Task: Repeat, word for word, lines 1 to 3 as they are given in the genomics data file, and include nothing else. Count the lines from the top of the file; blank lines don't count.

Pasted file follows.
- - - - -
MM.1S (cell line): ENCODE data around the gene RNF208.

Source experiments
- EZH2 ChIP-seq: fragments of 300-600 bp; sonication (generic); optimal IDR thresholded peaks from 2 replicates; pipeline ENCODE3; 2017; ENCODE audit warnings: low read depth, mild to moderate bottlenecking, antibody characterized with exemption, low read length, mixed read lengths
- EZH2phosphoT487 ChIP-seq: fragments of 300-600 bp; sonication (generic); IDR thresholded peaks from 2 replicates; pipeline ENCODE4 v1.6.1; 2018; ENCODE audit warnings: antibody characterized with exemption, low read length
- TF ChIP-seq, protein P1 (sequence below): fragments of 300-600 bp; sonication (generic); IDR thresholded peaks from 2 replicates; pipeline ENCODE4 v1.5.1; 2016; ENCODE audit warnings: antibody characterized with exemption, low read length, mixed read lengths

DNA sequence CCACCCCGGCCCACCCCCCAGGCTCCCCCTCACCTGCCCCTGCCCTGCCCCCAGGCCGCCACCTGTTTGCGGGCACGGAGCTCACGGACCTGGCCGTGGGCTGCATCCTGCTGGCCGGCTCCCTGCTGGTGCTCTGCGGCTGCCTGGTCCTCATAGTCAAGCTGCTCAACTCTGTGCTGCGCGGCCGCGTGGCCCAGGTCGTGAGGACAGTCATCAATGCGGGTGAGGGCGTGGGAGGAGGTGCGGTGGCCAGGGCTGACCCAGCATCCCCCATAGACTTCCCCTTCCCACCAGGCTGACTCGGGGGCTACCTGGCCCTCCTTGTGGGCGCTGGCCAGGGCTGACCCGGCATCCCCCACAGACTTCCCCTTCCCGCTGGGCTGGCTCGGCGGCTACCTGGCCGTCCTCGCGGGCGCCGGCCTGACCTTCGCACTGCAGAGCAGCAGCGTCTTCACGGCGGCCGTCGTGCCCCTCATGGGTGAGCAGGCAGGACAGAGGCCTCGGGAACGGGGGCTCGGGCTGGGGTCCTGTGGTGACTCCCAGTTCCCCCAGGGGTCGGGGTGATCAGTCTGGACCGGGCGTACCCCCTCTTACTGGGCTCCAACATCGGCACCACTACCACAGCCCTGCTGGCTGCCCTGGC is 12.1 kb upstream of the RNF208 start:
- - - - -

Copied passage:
MM.1S (cell line): ENCODE data around the gene RNF208.

Source experiments
- EZH2 ChIP-seq: fragments of 300-600 bp; sonication (generic); optimal IDR thresholded peaks from 2 replicates; pipeline ENCODE3; 2017; ENCODE audit warnings: low read depth, mild to moderate bottlenecking, antibody characterized with exemption, low read length, mixed read lengths